STAND UP: Doug Stephens, president of the Ogden Education Association, disagrees with the district’s decision.

DOUG STEPHENS: “The ‘sign or you lose your job’ is shocking, it’s so uncharitable. You’re talking every teacher in the district is being threatened, and every teacher in the district isn’t doing a bad job.”

VOICE-OVER: Stephens says the district abandoned them and has left the members of the association frightened.

DOUG STEPHENS: “The district is saying that we will include you, but their past actions in the last two weeks aren’t really indicative of that. And so it makes us very cautious; in the past we have always collaborated together, we have always tried to work out whatever challenges that we face. But this is frightening; it’s like we reached a tough place, and rather than sitting down and trying to find a solution to the tough situation that we were in, that we feel like the district bailed on us and didn’t want to include us anymore.”

VOICE-OVER: The superintendent said the contract sent to the teachers asks them for their input to help create this new performance-pay system.
NOEL ZABRISKIE: “First of all, the contract doesn’t talk about the performance-pay piece, what we put forward is this is a target of where we are heading, so sure they are signing on board to help create that if they choose to, but that in my mind is no different than any other teaching situation, any other school system: ‘Sign on board, we can’t tell you all the things you’re going to have to do while you’re doing your job, but here is the framework.’ ”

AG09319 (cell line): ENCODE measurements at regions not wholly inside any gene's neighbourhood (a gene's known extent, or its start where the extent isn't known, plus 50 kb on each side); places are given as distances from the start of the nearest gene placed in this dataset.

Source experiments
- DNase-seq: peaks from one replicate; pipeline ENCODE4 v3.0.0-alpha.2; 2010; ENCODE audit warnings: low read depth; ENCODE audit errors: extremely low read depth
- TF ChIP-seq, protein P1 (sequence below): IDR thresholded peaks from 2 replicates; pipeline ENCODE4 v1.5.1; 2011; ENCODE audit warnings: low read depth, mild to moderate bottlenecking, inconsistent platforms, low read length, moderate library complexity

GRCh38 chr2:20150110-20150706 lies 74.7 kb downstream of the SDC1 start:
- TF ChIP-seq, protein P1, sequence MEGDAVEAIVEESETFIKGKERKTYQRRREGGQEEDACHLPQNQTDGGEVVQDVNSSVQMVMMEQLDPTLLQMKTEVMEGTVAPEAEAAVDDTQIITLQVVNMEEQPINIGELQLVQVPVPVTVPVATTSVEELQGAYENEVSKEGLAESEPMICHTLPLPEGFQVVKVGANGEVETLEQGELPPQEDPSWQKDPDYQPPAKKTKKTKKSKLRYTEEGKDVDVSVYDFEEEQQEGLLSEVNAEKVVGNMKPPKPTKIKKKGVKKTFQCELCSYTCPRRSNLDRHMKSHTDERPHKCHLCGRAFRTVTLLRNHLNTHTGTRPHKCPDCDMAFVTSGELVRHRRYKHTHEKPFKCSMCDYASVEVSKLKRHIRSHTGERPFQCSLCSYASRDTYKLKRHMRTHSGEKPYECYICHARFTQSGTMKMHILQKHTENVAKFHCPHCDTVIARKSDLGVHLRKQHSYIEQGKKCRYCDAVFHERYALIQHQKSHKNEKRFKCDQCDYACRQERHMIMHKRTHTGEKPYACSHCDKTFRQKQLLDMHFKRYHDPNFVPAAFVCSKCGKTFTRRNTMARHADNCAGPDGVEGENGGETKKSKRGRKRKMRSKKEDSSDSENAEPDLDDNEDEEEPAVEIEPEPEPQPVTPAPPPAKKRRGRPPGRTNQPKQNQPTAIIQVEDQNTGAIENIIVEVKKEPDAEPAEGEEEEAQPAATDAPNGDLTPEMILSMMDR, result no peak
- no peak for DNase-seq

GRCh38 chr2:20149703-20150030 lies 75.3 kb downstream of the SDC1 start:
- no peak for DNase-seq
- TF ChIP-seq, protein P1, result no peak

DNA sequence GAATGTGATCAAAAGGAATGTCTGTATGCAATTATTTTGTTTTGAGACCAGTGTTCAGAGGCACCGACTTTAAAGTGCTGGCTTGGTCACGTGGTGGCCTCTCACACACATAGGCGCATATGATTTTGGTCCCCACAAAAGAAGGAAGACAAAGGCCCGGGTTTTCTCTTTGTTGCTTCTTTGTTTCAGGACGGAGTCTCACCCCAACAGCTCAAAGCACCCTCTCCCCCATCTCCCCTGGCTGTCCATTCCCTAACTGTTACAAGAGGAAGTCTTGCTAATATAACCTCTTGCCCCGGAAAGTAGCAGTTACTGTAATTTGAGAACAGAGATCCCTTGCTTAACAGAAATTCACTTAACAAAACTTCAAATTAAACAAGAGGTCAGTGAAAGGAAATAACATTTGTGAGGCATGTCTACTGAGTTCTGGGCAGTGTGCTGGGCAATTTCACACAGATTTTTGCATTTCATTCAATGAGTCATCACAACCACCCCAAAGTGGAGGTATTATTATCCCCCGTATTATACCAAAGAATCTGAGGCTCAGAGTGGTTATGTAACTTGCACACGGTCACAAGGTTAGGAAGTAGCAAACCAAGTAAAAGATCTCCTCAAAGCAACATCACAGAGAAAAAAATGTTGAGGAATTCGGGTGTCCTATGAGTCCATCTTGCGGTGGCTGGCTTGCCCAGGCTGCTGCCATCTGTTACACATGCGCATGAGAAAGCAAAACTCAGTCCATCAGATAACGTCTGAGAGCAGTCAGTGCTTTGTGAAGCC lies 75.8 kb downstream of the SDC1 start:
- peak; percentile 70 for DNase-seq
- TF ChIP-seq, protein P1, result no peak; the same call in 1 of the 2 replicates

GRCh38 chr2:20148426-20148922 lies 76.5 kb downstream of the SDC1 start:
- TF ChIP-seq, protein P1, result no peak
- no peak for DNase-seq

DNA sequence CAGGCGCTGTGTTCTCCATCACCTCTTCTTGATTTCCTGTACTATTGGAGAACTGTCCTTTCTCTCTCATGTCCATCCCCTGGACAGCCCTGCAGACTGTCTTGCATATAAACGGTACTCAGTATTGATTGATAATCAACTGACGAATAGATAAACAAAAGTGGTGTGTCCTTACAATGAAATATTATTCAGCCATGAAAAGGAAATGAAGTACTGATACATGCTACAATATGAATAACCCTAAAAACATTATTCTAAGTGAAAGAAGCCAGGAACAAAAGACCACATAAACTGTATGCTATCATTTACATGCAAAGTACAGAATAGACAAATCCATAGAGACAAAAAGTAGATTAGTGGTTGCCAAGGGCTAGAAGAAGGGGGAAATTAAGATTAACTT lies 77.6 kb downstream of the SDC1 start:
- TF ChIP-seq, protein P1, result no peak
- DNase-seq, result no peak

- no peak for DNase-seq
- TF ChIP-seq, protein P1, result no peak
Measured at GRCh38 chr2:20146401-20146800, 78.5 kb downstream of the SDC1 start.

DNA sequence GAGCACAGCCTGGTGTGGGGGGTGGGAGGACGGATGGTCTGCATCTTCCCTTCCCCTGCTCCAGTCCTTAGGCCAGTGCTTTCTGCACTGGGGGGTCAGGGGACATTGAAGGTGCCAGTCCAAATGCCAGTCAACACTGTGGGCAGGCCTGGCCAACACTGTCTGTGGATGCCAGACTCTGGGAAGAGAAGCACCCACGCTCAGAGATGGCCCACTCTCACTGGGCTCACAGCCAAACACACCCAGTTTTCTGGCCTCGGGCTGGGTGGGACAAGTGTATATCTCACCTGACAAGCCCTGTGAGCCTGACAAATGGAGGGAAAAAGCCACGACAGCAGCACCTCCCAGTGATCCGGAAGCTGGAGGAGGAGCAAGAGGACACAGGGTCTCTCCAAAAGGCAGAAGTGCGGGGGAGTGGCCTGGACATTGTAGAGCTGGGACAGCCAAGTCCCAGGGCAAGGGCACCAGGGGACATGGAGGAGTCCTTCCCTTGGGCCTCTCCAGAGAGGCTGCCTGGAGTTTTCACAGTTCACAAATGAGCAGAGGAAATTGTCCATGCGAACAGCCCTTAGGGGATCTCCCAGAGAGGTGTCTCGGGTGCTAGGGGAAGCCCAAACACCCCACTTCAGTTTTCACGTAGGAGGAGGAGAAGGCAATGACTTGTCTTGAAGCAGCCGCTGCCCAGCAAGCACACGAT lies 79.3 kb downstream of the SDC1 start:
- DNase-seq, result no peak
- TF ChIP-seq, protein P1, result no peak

VOICE-OVER: Derek Monson with Sutherland Institute explains that teachers will be contributing to this process.

DEREK MONSON: “One of the big points that has been brought up is how the teachers don’t have input into this process, and groups like the unions have portrayed it that way, and I think that is inaccurate and misleading. The teachers signing their contracts will have input over the next several years with the district directly into how this performance-measurement system will be implemented and what will be used. That’s the purpose of these contracts that they’re sending out is to get the teachers’ input.”

VOICE-OVER: Sutherland Institute commends Ogden School District’s decision; they believe the focus should always be on providing the best educational experience for children and parents.

DEREK MONSON: “A system that drives outcomes of children and that uses payment and incentives to push for better outcomes and better results, is a great thing, and that’s what we should be encouraging in our education system.”